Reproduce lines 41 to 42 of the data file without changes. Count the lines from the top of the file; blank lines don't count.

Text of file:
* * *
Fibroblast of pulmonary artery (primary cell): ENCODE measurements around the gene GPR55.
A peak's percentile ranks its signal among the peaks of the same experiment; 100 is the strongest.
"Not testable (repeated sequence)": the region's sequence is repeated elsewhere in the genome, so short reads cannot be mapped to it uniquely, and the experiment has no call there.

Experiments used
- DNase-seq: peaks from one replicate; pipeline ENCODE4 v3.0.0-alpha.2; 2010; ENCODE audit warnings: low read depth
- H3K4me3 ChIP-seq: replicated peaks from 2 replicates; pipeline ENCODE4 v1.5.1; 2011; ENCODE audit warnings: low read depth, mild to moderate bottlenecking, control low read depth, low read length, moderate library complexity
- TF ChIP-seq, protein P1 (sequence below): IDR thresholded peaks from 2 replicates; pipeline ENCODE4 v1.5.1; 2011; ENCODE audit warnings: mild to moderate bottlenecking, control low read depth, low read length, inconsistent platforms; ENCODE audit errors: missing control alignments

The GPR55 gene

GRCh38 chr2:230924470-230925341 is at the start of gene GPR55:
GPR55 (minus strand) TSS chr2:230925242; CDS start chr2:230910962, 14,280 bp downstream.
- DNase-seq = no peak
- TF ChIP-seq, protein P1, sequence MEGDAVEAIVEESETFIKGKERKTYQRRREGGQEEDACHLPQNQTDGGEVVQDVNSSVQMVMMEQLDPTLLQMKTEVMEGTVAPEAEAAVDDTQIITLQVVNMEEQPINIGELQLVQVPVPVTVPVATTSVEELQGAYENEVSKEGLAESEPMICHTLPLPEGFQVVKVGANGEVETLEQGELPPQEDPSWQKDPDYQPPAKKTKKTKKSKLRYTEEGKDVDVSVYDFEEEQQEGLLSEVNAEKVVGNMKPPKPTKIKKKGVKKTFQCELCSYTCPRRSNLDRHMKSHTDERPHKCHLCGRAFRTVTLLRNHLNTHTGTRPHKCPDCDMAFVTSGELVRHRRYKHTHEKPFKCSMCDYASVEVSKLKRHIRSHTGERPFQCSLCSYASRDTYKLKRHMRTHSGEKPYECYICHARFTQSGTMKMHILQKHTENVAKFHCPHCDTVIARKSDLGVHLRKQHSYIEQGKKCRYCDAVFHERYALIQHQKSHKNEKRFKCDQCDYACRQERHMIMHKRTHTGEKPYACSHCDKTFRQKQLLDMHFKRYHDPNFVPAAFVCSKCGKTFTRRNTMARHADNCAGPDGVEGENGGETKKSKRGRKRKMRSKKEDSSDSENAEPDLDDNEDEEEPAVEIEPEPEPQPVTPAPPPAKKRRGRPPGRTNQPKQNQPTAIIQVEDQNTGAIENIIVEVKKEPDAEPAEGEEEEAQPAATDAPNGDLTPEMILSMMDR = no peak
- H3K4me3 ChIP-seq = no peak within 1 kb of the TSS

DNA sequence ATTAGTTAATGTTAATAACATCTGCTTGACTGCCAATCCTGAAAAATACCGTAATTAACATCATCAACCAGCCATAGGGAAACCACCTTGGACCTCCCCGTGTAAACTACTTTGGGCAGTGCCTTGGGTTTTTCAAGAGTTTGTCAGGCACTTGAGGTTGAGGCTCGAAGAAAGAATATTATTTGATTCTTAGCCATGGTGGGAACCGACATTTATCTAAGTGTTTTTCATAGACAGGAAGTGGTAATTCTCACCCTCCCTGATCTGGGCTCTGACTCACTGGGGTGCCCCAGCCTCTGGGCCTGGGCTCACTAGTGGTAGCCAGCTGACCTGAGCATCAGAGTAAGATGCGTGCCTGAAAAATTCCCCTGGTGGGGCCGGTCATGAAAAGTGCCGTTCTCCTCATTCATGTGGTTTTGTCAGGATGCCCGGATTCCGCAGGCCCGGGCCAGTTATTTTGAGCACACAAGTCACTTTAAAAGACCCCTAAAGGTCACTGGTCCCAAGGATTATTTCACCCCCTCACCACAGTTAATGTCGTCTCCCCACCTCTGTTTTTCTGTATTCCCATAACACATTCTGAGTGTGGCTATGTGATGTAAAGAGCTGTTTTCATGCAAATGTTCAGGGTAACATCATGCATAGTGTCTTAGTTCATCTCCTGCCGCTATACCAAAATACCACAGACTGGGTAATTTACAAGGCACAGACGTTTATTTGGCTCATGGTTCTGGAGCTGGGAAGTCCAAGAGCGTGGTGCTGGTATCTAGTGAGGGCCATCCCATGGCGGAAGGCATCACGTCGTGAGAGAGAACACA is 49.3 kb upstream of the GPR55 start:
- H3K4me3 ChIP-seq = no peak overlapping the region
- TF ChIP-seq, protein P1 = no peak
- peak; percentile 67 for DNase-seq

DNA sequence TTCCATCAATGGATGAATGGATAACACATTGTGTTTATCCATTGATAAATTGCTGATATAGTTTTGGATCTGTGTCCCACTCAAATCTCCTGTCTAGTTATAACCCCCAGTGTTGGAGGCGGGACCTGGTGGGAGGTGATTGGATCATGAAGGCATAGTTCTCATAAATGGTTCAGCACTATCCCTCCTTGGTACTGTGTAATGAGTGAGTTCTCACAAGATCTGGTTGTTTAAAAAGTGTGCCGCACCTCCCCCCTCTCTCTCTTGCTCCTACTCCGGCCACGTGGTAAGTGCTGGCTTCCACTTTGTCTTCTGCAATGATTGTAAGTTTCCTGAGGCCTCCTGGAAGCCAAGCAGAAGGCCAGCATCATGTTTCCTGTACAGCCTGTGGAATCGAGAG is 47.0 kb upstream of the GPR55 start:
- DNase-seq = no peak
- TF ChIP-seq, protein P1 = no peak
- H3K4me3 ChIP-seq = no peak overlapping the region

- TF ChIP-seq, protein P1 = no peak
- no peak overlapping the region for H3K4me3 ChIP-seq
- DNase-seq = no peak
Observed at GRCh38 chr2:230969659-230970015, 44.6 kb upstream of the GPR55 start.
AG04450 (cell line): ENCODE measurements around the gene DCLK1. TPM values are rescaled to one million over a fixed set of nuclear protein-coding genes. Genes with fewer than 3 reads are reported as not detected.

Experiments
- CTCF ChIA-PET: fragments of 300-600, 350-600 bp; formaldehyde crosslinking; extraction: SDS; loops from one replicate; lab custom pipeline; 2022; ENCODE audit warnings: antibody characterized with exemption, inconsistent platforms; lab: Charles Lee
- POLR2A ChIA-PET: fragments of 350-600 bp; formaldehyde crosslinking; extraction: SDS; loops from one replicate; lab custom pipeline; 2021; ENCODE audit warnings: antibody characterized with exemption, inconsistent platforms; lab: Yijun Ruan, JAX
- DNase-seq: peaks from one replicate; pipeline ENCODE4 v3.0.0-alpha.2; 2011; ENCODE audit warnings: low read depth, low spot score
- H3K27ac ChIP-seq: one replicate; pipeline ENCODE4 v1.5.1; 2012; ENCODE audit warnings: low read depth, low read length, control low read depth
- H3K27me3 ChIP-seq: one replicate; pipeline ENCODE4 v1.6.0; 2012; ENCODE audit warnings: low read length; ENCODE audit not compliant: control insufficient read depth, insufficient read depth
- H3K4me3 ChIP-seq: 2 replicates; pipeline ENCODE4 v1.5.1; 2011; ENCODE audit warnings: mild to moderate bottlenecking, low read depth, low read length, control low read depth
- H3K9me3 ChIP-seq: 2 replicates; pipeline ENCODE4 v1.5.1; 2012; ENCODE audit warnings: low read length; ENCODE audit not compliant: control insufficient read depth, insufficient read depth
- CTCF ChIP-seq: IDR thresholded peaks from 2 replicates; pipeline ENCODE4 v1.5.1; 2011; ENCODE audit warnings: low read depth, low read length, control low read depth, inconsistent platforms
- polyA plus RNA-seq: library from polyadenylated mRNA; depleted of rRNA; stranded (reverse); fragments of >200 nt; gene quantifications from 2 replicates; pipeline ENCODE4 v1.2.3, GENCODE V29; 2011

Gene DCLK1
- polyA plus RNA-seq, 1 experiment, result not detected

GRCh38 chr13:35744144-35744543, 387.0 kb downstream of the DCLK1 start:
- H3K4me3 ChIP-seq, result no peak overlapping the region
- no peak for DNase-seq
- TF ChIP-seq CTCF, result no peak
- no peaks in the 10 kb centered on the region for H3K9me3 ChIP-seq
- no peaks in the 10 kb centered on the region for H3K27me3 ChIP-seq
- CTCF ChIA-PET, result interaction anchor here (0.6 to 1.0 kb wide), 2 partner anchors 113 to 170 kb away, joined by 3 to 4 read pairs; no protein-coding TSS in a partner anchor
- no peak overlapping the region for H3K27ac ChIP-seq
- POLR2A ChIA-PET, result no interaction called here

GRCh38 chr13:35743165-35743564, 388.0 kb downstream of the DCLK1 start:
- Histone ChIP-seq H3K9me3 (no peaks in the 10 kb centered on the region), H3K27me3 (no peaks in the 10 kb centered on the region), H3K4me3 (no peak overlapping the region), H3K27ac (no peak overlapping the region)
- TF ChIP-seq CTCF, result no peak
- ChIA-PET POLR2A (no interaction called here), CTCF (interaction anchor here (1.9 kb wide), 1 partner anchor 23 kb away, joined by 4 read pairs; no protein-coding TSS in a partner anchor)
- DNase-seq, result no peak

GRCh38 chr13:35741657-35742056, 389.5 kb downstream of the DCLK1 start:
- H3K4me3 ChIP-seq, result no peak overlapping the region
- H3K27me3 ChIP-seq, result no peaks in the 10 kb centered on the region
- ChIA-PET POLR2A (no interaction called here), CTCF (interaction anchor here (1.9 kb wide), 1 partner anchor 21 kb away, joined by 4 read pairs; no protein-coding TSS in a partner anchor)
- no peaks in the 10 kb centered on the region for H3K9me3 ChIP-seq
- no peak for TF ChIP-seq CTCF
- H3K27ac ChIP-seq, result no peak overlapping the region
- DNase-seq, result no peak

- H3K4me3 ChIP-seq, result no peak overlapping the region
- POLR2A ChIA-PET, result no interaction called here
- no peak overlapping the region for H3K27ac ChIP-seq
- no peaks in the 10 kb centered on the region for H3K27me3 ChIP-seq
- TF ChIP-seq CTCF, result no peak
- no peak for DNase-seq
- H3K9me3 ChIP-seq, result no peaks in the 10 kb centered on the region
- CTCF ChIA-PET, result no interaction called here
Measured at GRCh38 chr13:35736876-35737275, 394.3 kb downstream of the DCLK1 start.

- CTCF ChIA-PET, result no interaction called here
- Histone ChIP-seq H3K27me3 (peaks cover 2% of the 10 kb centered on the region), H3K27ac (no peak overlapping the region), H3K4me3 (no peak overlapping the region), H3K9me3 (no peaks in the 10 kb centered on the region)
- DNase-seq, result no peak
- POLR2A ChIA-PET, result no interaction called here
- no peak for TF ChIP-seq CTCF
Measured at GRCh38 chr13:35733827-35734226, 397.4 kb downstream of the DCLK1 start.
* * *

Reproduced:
- no peak for DNase-seq
- TF ChIP-seq CTCF, result no peak